The head of an umbrella group for Italian Jews spoke out sharply Thursday against the Israeli government’s planned judicial overhaul, settler violence and societal disunity during a speech attended by Prime Minister Benjamin Netanyahu in Rome.
Among other things, Noemi Di Segni, president of the Union of Italian Jewish Communities, alleged that ministerial support for revenge attacks on Arabs and other minorities in the name of Jewish identity had made it “impossible” to be a proud Jew or Israeli.
“The pride we feel toward Israeli institutions must continue. It cannot become a thing of the past,” Di Segni said during an event at the Spanish Synagogue beneath Rome’s Tempio Maggiore.
Di Segni appeared to refer to increasing settler violence in the West Bank amid a wave of Palestinian terror attacks. Last week, extremist settlers responded to a terror shooting in which two brothers were killed by rampaging through the Nablus-area town of Huwara, setting homes and cars on fire. One Palestinian was shot dead and several were badly hurt.
In an interview days after the riot, Finance Minister Bezalel Smotrich said he believed the town “needs to be wiped out.” On Wednesday, he apologized for the comments, but not before sparking international outrage and a protest by dozens of Israeli Air Force pilots.
It was not clear how much of Di Segni’s speech Netanyahu heard. As she spoke, aides informed the prime minister that an attack had taken place in Tel Aviv. Throughout her speech, Netanyahu appeared distracted as he received updates about the terrorist shooting, in which three people were injured, one critically.
Di Segni also criticized the government’s headlong push to pass legislation that would radically diminish the judiciary, decrying the rift it had torn in Israeli society and calling for compromise.
“Of course, the elected majority proposes and promotes laws, but government responsibility means awareness of the centrality of these changes, even in the long term,” she said.
Netanyahu had to be helicoptered to Ben Gurion Airport for his flight as protesters against the government’s plans conducted a nationwide “day of resistance,” creating huge traffic jams to prevent him from getting there.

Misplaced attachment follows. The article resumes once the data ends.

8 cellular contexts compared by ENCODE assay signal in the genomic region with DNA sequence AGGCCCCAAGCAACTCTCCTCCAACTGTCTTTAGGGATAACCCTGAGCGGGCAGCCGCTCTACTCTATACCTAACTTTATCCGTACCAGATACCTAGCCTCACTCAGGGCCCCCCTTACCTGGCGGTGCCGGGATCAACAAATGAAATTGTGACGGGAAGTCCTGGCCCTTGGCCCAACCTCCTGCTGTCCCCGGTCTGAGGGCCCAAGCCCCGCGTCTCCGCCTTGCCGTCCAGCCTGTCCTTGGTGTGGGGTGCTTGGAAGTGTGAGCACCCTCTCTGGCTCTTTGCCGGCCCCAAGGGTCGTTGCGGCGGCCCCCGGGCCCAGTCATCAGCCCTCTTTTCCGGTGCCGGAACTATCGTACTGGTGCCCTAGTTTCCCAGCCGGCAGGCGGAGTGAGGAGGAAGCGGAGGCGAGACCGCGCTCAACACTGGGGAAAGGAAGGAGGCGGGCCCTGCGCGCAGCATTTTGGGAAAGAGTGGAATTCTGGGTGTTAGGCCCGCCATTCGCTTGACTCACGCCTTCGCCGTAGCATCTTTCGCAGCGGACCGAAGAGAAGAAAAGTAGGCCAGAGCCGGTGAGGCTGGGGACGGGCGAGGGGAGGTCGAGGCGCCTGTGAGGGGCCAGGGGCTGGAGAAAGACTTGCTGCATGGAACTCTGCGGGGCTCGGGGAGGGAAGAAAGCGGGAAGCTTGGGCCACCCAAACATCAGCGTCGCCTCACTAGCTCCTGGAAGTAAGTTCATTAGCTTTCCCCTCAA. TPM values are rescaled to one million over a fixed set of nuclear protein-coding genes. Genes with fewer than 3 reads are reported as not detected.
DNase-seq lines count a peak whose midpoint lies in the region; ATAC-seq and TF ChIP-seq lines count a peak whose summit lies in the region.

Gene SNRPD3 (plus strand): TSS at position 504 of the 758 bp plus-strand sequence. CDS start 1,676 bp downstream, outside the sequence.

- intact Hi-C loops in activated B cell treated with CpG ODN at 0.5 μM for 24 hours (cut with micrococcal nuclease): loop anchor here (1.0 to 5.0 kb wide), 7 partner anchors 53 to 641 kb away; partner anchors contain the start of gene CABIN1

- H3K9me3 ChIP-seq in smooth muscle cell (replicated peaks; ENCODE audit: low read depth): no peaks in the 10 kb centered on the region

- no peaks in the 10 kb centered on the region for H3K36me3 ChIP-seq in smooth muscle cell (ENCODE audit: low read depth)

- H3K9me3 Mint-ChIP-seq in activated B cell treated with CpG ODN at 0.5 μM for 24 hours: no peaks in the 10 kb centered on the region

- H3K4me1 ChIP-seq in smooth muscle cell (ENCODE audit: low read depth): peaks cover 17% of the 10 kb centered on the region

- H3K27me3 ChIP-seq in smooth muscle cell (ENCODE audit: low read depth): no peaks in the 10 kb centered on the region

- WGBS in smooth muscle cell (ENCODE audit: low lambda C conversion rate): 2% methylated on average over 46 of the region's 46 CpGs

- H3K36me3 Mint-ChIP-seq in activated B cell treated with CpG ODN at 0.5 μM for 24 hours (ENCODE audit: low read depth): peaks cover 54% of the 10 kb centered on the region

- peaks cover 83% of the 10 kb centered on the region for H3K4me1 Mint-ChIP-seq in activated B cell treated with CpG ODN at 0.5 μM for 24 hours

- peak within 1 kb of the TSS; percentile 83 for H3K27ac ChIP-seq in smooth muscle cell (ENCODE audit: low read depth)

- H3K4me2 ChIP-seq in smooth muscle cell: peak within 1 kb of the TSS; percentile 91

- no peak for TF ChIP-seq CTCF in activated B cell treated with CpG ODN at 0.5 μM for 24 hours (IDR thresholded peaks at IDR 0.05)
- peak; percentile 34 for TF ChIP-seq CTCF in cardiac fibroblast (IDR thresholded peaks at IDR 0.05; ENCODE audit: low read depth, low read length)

Di Segni also urged “careful examination” of a bill under discussion in the Knesset that would allow courts to impose the death penalty on those responsible for deadly terror attacks.
“In the fight against fundamentalist hatred, the proposal on the death penalty touches the deepest chords of the reason for life,” she said, noting Italy’s post-World War Two abolition of capital punishment, and Talmudic discussions on the subject.
After Netanyahu departed the synagogue, some members of the community shouted at Noemi Di Segni for expressing concern over the judicial overhaul in her speech.
“Shame!” fumed a former head of Rome’s Jewish community. “You are splitting Israel.”
“Israel needs unity!” he yelled, before storming out of the sanctuary.
Netanyahu’s trip faced setbacks when El Al was initially unable to find a crew to staff the prime minister’s flight — an issue blamed on crew shortages but that may have also been affected by growing public anger at the government as it pushed forward with efforts to weaken the justice system.
On Friday, Netanyahu is set to hold a meeting with Italian businesspeople, then later with his Italian counterpart, Giorgia Meloni, during which he is expected to push Italy’s hard-right leader to recognize Jerusalem as Israel’s capital.
Meloni, whose right-wing coalition won national elections in September, has made several gestures reaching out to the Jewish community amid questions about her party, which has its roots in the post-World War II neo-fascist Italian Social Movement. She has repeatedly spoken out against antisemitism and met with members of the Jewish community.